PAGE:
PharmExec Blog

Are You Aging Well? Ask Pfizer

I’ve just finished taking Pfizer’s #FOGO (Have A Fear of Getting Old?) test on I passed with flying colors. The results assured me that I would have a hell of a time aging during these advancing years and that the last lap of my life would be a breeze.

Why? I wonder. Was it because I answered that I preferred reading Jane Austen to “Everyone Poops,” or that I didn’t like pizza, or that I could run 2 miles without stopping? Hard to tell. The test was more silly than scientific. It was also inaccurate. I couldn’t be more concerned and, yes, afraid about growing old (since I am getting on, as they say). Basically I agree with Bette Davis when she famously said: “Getting old is not for sissies.” It’s daunting—your body goes, your mind goes. There is the trade-off of gaining some wisdom along the way…maybe. But basically it is a bitch.

#FOGO, a social media public relations campaign, is the brainchild of Pfizer, the world’s number one drug company. But make no mistake. It is not for promoting a drug. It is not even for exclusively alleviating the fear of aging (if that’s remotely possible). Its primary purpose is to make you feel good about Pfizer. Read More »

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More Finger Pointing Over Sunshine System Snafus

Further delays in implementing the Open Payments program for disclosing industry financial relationships with prescribers has ignited a blame-game over who is at fault. The Centers for Medicare and Medicaid Services (CMS) is citing inaccurate data from pharma and medical device companies for the latest problems involving erroneous payment attributions.

Manufacturers maintain they fully validate data filings and have to “attest” to its accuracy, and that the latest problems arise partly from constant changes by CMS in data formats and templates.

Everyone is eyeing contractor CGI Federal, which CMS engaged to build the submission portal for the complex data system, evidently before CGI’s debacle in launching the insurance exchange a year ago.

Physicians, meanwhile, are livid over the prospect that CMS will release inaccurate payment information, as the agency continues to insist on going live with Open Payments Sept. 30. The latest problems with Open Payment came to light when ProPublica reported on a doctor in Kentucky who examined his payment report and found funds credited to him that actually went to a physician in Florida with the same name. Health care professionals (HCPs) have the opportunity to pre-review their reports and file complaints, a process that has proven to be extremely cumbersome and time-consuming. Physicians have been pressing for CMS to delay the program another six months, but the agency is under intense pressure from Congress to launch on time. Read More »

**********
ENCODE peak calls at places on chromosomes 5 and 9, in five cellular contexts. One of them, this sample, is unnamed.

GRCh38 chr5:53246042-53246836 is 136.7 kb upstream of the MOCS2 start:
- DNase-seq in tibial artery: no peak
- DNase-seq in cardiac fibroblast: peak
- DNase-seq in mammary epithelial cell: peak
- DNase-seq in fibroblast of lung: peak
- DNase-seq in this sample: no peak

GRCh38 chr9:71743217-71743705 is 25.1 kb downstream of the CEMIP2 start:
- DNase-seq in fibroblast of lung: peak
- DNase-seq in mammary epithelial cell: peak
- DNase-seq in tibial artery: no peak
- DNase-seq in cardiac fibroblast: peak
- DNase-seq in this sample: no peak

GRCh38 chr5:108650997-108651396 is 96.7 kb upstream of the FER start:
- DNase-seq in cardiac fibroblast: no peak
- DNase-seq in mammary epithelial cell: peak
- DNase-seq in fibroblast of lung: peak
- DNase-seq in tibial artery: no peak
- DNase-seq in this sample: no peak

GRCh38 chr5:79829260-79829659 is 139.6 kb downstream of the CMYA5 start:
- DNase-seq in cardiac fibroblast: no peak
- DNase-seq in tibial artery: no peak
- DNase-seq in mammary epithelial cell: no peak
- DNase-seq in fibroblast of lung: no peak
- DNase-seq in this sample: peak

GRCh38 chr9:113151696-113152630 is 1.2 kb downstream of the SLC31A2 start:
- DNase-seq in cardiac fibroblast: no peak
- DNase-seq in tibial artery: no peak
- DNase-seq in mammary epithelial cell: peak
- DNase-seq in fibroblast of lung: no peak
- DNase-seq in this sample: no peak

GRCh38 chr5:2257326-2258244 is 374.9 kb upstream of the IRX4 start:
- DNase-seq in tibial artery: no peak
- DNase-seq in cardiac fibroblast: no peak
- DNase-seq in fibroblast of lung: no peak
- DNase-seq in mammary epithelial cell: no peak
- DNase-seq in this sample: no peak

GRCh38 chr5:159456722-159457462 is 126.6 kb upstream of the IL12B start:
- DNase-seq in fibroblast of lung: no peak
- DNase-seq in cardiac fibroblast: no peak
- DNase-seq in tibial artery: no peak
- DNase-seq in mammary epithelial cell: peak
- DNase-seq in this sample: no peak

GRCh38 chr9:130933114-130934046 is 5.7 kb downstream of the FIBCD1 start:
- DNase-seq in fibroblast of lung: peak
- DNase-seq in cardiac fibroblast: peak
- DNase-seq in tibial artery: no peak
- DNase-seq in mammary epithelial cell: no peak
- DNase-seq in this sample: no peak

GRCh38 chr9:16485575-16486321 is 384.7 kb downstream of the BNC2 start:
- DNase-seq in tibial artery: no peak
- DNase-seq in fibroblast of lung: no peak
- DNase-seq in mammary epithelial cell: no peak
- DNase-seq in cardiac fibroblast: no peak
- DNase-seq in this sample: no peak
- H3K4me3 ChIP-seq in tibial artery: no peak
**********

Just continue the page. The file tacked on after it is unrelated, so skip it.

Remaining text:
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USP Analytical Research Award Winners 2014

An international group of three scientists are the recipients of United States Pharmacopeial Convention’s 2014–2015 Global Fellowship Awards, aimed at advancing research involving quality standards for medicines. The recipients’ research will involve analytical tools useful in researching the safety of biopharmaceutical drugs, the detection of substandard drugs in the developing world, and the quality of dry powder inhaler products.

Each of the following students has received a $30,000 USP Global Fellowship Award for the 2014–2015 academic year: Read More »

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Implementing the Generic Drug User Fee Act: Struggles and Successes

Two years into the Generic Drug User Fee Act (GDUFA) program, enacted in July 2012, FDA officials are striving to meet goals and timelines for speeding new generic drugs to market. Agency reviewers have made some progress in eliminating the huge backlog in abbreviated new drug applications (ANDAs) pending in the Office of Generic Drugs (OGD), but not as quickly as manufacturers had anticipated. New guidance from FDA aims to help manufacturers meet standards and to streamline oversight. But a continual rise in submissions to the agency makes it hard for reviewers to get ahead, especially in the wake of a surge of 600 ANDAs filed in June to beat new stability testing requirements. Read More »

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mHealth Set to Transform Clinical Trials

The health sciences industry received some important and encouraging news from the US Food and Drug Administration (FDA) in late June—an announcement that may, ultimately, help to transform the way data is collected in clinical trials and lead to safer studies and faster time to market.

The FDA issued new draft guidance that stated its intent to not actively regulate certain health IT devices. It also signaled that IT products that straddle the line between IT and devices would also be exempt. This is good news for mHealth solution developers and health sciences organizations engaged in clinical development, clearing the way for faster development and more confident adoption.

In this Applied Clinical Trials article, Oracle Health Science’s Mukhtar Ahmed outlines mHealth technologies’ potential to transform clinical development programs, including clinical trials.

Read more.

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